Vaccine Distribution Plan: A Lesson in Operations Management

Vaccine distribution promises to be the silver bullet that stops the spread of Covid and ends the pandemic. But the distribution of Covid vaccines is just one step in a complex supply chain. Packaging, transporting, storing, and administering vaccines all represent stages of the process that create headaches at scale. The development of Covid vaccines was a roaring success. The deployment of those vaccines? Not so much – operational improvements are needed.

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Why Is There A Vaccine Shortage?

The US aimed to administer 20 million vaccines by the end of 2020. With all the effort that went into vaccine development, why did the actual number fall short of that timeline? The answer has to do with stages of the supply chain that surround actual vaccine distribution.
Take packaging for example. Vaccines are fragile products that require rubber stoppers and glass vials to be properly packaged. Confronted with enormous demand, Pfizer and Moderna currently face raw material shortages that affect their ability to produce doses.

Even if we can solve the raw materials problem, administering jabs post-distribution is tricky in and of itself. Despite pent-up demand, under 50% of distributed doses have made it into arms. This “last mile” problem stems from the stringent guidelines around who can get vaccinated. In contrast to high-velocity supply chains that focus on widespread demand, current distribution strategy in the US targets specific at-risk populations. This causes vaccine consumption to lag supply as non-priority individuals are forced to wait their turn.

Can Vaccine Distribution Actually Be Boosted?

If the stock market is any indication, consumers and corporations believe that vaccine distribution will improve. And there are a few reasons to be hopeful. First and foremost, the FDA expects to approve additional vaccines for use this spring. Two of the leading candidates, from J&J and Novavax, do not require the same ultra-cold storage temperatures as Pfizer and Moderna vaccines. More vaccines in the market should bump up the distribution timeline by spreading the production burden more evenly. Secondly, we are learning to mitigate mistakes related to the hyper-targeted distribution plan. The establishment of mass vaccination sites will make for easier vaccine access – first for priority individuals and then for the broader population. Lastly, improved data and analytics will ensure that individuals follow their vaccine dose schedule. Current tracking processes lack a sophisticated IT system, but awareness is growing around the importance of such a system.

The Nuts & Bolts of the Covid Vaccine Rollout

The Covid vaccine rollout needs a boost, but it did do some things right in 2020.

What Went Well

Superhuman speed to market. The typical time to make a vaccine (think smallpox or measles) can take anywhere from 2 to 5 years. Labs reduced the R&D step of the Covid vaccine process to mere months, and Covid vaccine stocks reaped the benefits. The government also “primed” the Covid vaccine supply chain well before the product was ready to hit shelves, so to speak. Companies readied production sites and earmarked doses for customers so that manufacturing could begin immediately following FDA approvals.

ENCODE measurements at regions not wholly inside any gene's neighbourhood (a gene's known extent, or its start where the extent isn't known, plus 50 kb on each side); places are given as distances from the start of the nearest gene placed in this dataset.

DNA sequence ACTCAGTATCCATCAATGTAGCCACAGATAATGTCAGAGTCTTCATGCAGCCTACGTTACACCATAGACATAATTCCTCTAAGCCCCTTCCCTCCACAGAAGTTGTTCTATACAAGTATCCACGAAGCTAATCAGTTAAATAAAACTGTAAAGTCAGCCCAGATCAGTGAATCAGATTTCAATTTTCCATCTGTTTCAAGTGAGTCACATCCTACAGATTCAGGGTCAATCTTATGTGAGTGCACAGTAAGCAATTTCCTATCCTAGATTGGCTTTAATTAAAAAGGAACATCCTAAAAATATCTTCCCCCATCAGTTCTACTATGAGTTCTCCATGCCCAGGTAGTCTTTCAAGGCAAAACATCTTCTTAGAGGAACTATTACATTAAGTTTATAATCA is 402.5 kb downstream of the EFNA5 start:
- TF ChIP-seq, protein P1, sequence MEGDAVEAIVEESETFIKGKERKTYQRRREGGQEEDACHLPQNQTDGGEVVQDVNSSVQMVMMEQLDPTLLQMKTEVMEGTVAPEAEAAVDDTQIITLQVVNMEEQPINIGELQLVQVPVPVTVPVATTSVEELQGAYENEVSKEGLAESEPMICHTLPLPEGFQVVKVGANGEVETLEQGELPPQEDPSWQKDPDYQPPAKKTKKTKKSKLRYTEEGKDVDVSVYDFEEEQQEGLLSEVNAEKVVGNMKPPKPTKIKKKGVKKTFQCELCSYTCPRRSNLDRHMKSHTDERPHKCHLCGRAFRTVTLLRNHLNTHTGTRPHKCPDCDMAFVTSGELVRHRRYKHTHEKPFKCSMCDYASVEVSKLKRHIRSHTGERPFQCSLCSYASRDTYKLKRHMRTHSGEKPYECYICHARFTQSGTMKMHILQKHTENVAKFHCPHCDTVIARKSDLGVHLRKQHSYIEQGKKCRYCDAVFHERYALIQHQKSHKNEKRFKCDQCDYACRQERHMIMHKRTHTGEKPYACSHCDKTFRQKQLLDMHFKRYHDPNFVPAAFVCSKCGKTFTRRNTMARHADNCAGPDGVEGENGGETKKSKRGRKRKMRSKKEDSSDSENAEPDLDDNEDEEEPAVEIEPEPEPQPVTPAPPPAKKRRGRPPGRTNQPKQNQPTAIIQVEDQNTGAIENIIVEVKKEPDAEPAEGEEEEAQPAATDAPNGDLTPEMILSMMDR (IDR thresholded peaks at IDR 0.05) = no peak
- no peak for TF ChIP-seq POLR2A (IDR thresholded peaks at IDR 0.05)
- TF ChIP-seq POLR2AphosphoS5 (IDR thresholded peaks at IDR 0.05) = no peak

What Needs Improvement

Unfortunately, several things. In addition to issues already mentioned (raw materials, vaccine consumption, supplier burden), labor shortages and equitable access are notable hurdles. What kind of labor? In this case, labor refers to personnel involved in all aspects of vaccine distribution. Each dose of Covid vaccine that travels the supply chain comes with workers who need to handle that dose. Handlers, truckers, and of course, healthcare workers – these are supply chain jobs that take on risk. And at the moment, we may From an equitable access perspective, data show that currently, many black and brown communities cannot easily access the vaccine. This will be something the new administration must tackle.

What Can Covid Vaccines Tell Us About Supply Chains of the Future?

The operational science behind the Covid vaccine rollout highlights many issues that next-gen supply chains need to think about. To begin with, the human capital dependency of the vaccine distribution plan points to a shift towards AI and automation. Programmable robots will likely replace warehouses packed to the brim with assembly line workers. From there, agility will be the name of the game. The vaccine supply chain experiences shocks on a daily basis. The unpredictability of these shocks calls for nimble supply chain management that can shift resources and inventory around quickly.


There is understandably a lot of excitement around the Covid vaccines. Combined with measures like masks and distancing, mass vaccination may be the key to ending the pandemic. As we’ve outlined however, effective vaccine distribution requires supply chain discipline. Procurement of raw vaccine materials must be streamlined. Vaccine consumption must not lag vaccine distribution, and steps must be taken to keep up the supply of labor and ensure equitable vaccine access. The good news is that we learn more every day! The next-gen supply chain is taking shape, and lessons from this pandemic will carry forward into innovations of the future.

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Filed Under: business consulting, Consulting skills, Leadership & Management, management consulting, Operations Management